he invited them to make an arrangement. When, however, he could at length avail nothing whatever by these means, the lord Innocent, sitting in judgment, his brethren acting as his assessors, publicly pronounced sentence, in the second year of his papacy, against the church of Dol, and in favour of the church of Tours, to the effect that the church of Dol, as being the suffragan of the church of Tours, its metropolitan, should, all exemption or exception laid aside, for the future be subject thereto; that the bishop of Dol should in all things pay obedience and respect to the archbishop of Tours; that when he was elected, he should receive confirmation, and, when the proper time required it, consecration from him; and, in addition to this, he granted a general privilege to the church of Tours, illustrated with manifold arguments and reasons for the same, and sent to the archbishop of Rouen, and some other persons, his Apostolic writings relative to the said subject, all of which will appear more fully from what follows.
But when the bishop elect of Dol heard that sentence was pronounced against him, being vexed, and not without reason, and very dispirited, he came into the presence of our lord the pope, and, wishing to depose himself, resigned to our lord the pope the church of Dol. But our lord the pope, on seeing this, answered without hesitation, “ Thou art the bridegroom, and the bride requireth thee. Thou canst not do that which is against our will, without our own consent; and, in virtue of thy obedience, we enjoin thee, after summons made by the archbishop of Tours, to repair to him within the space of forty days, all excuse whatever laid aside, for the purpose of receiving from him the gift of consecration.”
In the same year, master Giraldus, 41 the bishop elect of Saint David's, raised a controversy as to the metropolitan right over the church of Saint David's, publicly asserting the right of the said church and its ancient metropolitan dignity, in presence of our lord the pope Innocent the Third, and the cardinals, namely, Octavianus, cardinal of Ostia, the cardinal of Portuenza, John, cardinal bishop of Albano, Jordan de Fossa Nova, Sephred, John de Saint Paul, John de Salerno, Gratianus, Ugolino, and Hugeson.
It ought to be known that after Saint Dubricius, the archbishop of the city of Chester, choosing the life of a recluse, had resigned the honor of his dignity to Saint David, the latter forthwith transferred the archiepiscopal dignity to Menevia, 43 and was made archbishop of that province; and, in succession to him, twenty-four persons received the pall and the full metropolitan dignity, the last of whom was Saint Samson, who, on account of the jaundice, which pestilence was committing fatal ravages amongst the people of Wales at that time, crossed over by ship to Armorican Brittany, and was appointed over the church of Dol, which then chanced to be vacant, and there made use of the pall of Saint David, which he had brought over with him.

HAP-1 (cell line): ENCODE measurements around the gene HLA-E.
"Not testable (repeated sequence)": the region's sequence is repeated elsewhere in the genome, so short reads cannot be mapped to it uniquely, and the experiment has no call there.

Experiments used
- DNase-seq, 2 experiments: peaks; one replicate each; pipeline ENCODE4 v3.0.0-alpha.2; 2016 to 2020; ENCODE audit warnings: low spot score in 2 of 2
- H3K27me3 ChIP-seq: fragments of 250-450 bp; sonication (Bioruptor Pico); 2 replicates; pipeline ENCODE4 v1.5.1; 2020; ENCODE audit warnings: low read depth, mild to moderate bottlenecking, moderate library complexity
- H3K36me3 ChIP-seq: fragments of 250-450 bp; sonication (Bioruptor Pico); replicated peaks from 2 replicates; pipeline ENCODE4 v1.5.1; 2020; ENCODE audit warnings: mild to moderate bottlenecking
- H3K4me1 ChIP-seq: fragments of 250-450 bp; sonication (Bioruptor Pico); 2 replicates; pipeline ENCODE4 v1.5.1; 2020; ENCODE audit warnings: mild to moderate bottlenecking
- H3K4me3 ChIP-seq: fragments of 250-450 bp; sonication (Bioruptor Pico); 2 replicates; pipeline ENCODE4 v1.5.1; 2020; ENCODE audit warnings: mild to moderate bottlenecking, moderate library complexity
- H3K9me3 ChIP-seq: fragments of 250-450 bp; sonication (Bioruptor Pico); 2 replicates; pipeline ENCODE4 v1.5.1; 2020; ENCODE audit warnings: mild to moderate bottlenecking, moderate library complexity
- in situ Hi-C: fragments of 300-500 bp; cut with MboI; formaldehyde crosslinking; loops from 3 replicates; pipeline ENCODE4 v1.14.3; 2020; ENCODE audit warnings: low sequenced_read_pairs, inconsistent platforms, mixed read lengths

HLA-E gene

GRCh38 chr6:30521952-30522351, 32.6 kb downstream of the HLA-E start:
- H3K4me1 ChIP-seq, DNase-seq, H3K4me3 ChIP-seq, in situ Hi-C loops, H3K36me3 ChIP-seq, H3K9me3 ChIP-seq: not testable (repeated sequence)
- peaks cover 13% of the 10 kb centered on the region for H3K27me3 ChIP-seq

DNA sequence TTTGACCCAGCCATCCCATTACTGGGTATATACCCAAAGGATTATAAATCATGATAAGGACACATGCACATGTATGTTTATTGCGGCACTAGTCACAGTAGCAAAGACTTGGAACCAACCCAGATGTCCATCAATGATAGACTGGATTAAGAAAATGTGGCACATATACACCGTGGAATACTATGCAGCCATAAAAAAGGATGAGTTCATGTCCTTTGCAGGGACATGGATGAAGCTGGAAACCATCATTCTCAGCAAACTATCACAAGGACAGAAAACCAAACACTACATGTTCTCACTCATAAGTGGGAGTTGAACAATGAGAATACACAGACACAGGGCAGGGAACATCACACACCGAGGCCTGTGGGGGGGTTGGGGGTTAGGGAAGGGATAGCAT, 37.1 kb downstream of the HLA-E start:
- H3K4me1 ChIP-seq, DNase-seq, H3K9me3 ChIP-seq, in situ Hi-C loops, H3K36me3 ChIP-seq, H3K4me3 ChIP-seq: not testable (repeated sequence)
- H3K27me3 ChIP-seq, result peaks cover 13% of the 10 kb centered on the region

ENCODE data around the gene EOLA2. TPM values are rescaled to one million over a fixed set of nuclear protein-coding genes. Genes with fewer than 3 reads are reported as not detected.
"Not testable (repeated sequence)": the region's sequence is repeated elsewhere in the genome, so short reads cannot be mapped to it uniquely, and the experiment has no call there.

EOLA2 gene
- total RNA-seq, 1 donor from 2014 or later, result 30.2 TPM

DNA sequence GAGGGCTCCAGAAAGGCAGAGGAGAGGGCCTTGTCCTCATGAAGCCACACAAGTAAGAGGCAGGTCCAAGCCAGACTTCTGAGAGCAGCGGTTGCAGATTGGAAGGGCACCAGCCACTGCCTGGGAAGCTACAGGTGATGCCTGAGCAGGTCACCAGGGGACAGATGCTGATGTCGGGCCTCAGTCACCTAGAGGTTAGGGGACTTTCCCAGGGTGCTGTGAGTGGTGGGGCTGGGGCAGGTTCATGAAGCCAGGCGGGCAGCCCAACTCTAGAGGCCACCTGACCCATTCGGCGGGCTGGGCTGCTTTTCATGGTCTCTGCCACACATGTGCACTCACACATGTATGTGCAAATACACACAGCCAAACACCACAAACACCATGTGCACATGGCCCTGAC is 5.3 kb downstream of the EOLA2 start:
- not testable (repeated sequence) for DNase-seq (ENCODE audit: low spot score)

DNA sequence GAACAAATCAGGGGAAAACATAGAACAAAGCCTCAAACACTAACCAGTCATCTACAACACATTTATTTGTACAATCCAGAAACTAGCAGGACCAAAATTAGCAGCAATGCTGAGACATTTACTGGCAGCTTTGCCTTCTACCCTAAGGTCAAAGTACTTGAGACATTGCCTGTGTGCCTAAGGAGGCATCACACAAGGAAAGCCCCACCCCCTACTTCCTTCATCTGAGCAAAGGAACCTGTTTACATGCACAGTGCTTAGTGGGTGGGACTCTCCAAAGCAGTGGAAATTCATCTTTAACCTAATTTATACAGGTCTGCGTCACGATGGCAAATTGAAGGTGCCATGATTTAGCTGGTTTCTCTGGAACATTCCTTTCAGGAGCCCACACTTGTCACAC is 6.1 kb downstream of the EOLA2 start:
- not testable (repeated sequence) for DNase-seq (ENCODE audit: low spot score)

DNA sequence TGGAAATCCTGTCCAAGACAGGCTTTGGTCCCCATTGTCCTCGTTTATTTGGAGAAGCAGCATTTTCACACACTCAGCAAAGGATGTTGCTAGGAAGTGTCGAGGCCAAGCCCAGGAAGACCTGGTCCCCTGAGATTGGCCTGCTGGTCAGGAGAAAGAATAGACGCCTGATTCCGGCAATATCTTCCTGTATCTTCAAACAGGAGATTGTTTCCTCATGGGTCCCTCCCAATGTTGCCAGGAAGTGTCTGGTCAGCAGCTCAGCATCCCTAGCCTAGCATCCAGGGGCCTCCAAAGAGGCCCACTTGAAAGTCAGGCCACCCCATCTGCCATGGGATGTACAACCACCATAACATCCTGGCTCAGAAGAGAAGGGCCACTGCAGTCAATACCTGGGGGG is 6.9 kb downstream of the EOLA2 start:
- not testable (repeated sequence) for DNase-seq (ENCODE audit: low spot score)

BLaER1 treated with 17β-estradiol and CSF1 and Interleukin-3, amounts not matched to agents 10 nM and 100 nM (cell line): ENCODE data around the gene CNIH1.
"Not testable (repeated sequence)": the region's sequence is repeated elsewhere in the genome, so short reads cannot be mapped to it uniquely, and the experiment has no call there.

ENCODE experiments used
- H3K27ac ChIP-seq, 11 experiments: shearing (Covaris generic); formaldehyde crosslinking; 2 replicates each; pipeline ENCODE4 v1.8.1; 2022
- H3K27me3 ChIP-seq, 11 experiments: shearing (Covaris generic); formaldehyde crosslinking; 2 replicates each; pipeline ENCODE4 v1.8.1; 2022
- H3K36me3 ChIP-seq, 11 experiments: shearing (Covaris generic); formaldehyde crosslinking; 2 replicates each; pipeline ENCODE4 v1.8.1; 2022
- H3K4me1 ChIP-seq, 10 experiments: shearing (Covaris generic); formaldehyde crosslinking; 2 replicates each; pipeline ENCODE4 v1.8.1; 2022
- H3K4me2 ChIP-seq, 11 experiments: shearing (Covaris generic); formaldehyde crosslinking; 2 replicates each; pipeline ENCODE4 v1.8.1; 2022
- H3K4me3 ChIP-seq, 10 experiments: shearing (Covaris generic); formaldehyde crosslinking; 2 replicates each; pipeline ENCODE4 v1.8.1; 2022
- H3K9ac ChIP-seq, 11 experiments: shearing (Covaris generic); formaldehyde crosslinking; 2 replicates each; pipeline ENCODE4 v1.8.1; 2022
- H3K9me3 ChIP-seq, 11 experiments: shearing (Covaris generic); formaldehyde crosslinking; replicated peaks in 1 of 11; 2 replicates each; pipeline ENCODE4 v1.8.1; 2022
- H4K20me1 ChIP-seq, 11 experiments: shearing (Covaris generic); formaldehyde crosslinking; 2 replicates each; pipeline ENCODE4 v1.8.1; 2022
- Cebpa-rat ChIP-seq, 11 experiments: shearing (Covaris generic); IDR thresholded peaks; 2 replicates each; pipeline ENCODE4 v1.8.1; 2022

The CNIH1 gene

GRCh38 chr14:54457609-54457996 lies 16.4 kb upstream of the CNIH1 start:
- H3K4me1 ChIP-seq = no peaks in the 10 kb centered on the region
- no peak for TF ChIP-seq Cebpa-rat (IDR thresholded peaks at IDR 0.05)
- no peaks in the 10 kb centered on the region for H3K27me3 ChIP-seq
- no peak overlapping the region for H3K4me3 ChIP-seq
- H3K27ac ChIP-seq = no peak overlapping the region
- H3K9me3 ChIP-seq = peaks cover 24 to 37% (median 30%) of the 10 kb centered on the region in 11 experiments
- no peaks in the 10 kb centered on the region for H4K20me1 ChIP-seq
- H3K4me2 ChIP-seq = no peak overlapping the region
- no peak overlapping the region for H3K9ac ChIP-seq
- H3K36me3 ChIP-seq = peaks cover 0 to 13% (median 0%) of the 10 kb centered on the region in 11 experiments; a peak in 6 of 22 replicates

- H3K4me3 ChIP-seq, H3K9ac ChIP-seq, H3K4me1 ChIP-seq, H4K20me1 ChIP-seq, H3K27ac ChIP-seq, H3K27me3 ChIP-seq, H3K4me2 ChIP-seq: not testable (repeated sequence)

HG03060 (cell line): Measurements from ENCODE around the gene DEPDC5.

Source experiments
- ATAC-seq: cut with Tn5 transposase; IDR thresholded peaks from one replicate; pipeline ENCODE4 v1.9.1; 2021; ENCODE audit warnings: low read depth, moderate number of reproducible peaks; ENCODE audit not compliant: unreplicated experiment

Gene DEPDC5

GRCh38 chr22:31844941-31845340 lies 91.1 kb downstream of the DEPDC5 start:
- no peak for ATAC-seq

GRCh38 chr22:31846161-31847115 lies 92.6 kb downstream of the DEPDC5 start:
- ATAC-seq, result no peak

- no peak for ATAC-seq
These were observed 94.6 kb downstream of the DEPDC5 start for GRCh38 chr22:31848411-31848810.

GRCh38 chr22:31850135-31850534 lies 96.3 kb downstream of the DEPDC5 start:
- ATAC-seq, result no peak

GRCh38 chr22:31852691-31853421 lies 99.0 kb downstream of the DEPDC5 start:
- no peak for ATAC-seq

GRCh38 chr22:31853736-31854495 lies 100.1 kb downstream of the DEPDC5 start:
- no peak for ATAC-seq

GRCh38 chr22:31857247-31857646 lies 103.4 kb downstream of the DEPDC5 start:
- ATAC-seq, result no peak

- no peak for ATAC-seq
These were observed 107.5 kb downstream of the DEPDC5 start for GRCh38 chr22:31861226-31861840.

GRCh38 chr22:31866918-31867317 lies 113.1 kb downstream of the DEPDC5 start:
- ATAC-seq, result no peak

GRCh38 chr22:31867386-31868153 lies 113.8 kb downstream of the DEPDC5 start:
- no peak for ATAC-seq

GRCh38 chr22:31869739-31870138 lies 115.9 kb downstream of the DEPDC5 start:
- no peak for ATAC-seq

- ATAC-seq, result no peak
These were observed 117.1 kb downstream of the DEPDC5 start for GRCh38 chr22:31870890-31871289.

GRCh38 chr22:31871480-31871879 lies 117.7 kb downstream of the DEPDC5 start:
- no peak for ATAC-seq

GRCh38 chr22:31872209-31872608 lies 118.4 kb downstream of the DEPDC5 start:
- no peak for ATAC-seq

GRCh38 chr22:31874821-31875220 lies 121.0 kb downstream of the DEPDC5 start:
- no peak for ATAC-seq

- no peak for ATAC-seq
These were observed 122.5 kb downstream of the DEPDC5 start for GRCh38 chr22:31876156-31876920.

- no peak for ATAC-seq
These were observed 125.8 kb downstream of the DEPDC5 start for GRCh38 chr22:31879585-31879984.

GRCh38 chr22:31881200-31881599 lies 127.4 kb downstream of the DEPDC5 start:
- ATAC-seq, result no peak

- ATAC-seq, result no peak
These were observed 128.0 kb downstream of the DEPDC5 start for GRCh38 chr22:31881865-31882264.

On this pretext it was, that the church of Dol, by continually laying claim to the pall, had shown itself rebellious to the church of Tours, down to the time of the before-named
Innocent the Third, in whose second year this cause was decided, and this adventitious dignity was withdrawn from the church of Dol.
41 Giraldus Cambrensis, the famous scholar and historian.
As for the church of Saint David's, from the same cause, either through slothfulness or poverty, its bishops had always hitherto gone without the pall. Still, however, all the bishops of the church of Saint David's, that is to say, nineteen bishops, from the departure of Saint Samson until the time of Henry, the first king of England, enjoyed the whole of the archiepiscopal dignity, except the pall, and had seven suffragans, namely, Llandaff
, Saint Paternus in Kerdikan," (which see, because the people thereof slew their pastor, had been long since abolished, and united with the diocese of Saint David's), Bangor and Saint Asaph; while in Wales, beyond the Severn, which had been lately taken possession of by the English, there were the bishoprics of Chester, Hereford, and Worcester.